Tag: Solutions Desk aging
The traditional foods movement in Alaska is growing. Moose and caribou are appearing on menus at healthcare facilities across the state. But there's an important food that still needs approval -- seal oil. A long-sought solution is in the works.
Traditional foods are healthier, but for a long time, federal regulations prevented elders in care facilities from accessing them. A team in Kotzebue worked to change that. Here's how.
Loneliness and isolation can be a big problem for seniors in Alaska. Many older people are often far away from family members, and kids are far away from their grandparents. In Sitka, the local Pioneer Home for seniors has found a solution for both problems: housing a local preschool right next door.
The Clements raised their grandchildren in their cozy Alaska home, but Shirley's health problems were making it difficult to keep living there. Until now.
Many parts of Alaska lack enough accessible care for older people. It's a problem without a solution. But there are ways to prevent the problem in the first place. Exercise for elders.
Aging in Alaska is both challenging and wonderful. The state's rapidly growing population of people who are 65 and older are strengthening their communities by contributing time and wisdom, and building the economy. On the next Talk of Alaska we'll hear from elders about what it's like to grow older here and what needs to happen to make that more feasible and fun. Listen Here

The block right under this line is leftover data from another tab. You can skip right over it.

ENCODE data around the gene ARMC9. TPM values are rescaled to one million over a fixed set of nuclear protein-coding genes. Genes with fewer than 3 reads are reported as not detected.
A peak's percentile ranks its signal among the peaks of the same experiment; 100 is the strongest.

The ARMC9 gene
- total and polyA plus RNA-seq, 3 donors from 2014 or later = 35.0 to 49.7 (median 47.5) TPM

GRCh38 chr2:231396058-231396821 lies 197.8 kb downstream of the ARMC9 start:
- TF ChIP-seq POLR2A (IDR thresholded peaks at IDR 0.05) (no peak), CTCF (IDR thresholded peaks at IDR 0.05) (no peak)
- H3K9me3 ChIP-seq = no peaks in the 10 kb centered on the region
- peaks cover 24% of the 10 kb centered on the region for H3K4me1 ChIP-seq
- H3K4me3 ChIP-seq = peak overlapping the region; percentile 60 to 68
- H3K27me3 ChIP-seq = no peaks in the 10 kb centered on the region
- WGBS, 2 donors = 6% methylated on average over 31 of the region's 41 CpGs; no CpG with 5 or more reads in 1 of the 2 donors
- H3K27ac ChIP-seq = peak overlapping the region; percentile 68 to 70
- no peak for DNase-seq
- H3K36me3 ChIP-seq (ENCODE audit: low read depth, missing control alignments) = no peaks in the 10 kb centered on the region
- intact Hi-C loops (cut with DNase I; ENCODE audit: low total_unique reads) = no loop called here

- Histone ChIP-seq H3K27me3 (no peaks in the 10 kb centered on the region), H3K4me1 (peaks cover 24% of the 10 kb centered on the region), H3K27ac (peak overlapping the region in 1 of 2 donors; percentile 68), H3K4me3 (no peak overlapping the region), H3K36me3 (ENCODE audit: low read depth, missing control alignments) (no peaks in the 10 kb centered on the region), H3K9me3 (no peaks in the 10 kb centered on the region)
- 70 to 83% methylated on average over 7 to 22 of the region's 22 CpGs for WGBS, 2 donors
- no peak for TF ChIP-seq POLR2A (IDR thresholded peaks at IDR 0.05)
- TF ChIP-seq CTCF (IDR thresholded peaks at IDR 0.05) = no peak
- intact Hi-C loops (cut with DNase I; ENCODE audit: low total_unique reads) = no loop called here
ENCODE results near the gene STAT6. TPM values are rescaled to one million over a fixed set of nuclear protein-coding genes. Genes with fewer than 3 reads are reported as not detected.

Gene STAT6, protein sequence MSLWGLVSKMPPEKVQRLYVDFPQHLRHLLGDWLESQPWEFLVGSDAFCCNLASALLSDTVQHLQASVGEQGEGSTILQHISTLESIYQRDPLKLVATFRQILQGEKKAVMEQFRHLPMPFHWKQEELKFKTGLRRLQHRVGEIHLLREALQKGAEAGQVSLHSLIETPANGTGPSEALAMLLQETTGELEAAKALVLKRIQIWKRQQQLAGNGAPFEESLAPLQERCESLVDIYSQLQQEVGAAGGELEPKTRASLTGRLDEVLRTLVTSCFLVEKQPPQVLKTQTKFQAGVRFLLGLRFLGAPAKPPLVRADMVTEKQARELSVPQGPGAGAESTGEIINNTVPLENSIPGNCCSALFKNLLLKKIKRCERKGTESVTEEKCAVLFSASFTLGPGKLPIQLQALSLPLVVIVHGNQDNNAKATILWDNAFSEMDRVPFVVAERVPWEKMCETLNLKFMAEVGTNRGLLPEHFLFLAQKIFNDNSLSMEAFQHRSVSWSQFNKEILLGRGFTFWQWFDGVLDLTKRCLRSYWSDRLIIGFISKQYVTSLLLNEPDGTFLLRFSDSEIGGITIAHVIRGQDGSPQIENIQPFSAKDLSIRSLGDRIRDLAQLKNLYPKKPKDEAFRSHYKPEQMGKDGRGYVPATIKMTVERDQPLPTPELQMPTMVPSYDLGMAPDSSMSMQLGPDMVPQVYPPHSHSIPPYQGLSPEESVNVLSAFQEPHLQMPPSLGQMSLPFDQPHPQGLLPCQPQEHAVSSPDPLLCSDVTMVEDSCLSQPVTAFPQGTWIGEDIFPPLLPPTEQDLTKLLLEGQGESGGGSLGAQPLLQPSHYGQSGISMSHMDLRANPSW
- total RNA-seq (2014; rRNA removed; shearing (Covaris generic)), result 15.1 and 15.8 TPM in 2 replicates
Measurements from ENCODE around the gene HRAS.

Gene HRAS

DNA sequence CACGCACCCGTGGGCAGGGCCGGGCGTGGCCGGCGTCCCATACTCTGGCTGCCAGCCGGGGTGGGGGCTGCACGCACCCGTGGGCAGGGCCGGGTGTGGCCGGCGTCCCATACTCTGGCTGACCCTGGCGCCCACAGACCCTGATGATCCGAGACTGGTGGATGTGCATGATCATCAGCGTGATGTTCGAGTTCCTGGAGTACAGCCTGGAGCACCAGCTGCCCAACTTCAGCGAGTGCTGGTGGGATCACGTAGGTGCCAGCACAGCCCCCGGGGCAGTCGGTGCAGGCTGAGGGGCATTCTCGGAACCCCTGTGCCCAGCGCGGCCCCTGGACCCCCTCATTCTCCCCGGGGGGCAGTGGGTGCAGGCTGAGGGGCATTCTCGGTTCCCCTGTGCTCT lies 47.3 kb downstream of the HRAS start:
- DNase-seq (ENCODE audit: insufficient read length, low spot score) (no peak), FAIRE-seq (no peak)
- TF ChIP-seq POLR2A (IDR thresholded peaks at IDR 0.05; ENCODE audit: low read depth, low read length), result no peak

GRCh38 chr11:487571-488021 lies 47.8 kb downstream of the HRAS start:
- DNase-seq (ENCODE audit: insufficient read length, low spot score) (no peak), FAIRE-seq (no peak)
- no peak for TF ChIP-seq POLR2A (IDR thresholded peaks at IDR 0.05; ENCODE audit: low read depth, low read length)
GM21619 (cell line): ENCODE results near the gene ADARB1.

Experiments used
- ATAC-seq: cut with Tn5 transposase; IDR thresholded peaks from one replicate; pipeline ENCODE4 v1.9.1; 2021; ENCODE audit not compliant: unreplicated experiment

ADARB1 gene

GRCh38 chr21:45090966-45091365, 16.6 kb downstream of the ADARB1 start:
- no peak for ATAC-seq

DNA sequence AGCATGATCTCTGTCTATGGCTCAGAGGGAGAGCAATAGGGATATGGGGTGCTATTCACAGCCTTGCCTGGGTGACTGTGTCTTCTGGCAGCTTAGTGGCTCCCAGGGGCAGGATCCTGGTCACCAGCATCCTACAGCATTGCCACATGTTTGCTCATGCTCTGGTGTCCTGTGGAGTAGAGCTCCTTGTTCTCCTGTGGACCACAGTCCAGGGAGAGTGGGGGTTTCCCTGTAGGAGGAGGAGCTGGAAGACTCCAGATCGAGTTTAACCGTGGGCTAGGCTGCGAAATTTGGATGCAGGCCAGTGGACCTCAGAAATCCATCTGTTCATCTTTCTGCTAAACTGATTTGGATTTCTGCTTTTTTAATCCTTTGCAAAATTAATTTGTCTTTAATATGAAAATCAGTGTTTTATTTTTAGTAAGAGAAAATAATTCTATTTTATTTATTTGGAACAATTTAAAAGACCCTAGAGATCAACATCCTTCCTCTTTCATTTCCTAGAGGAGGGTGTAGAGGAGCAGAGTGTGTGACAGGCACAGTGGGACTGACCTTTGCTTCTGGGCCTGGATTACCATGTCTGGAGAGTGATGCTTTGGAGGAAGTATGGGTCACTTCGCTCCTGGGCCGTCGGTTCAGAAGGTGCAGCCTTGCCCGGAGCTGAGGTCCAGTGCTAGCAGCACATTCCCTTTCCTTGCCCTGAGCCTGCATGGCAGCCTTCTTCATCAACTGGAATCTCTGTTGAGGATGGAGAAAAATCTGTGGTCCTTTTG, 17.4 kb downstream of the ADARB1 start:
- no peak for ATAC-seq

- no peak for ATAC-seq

In the 1970s and early 80s people flooded Alaska looking for work in the oil industry and other fields. Now, 40 years later, many are still here. Instead of fleeing to warmer weather, Alaskans are aging in Alaska. For the past seven years, we’ve had the fastest growing senior population in the country. With it comes wisdom, economic growth, and a different set of needs. Can our state handle it?
As senior populations grow throughout Southeast Alaska, what kind of impact do they have on the economy? According to experts, it’s a good one. A state report on Alaska’s aging population said seniors contributed an estimated $2.4 billion to the economy in 2014. That comes mostly from retirement income, health-care spending and wages. As part of CoastAlaska’s Aging Southeast series, KHNS’s Emily Files takes a look at the senior economy from Haines. Download Audio
Health care and housing options are limited for seniors in Southeast, but a few adult day programs are offering relief for care providers, families and friends. They’re often a stop-gap solution until space opens up in a home. Download Audio
Some Southeast Alaska families have stayed with the tradition of helping loved ones age in place. Elders live at home, with children and grandchildren, instead of moving into assisted living or a nursing home. It’s a friendlier and lower-cost option for older residents of the region, whose numbers are growing faster than the state as a whole. As part of CoastAlaska’s Aging Southeast series, we talk to one Petersburg family with four generations living under the same roof. Download Audio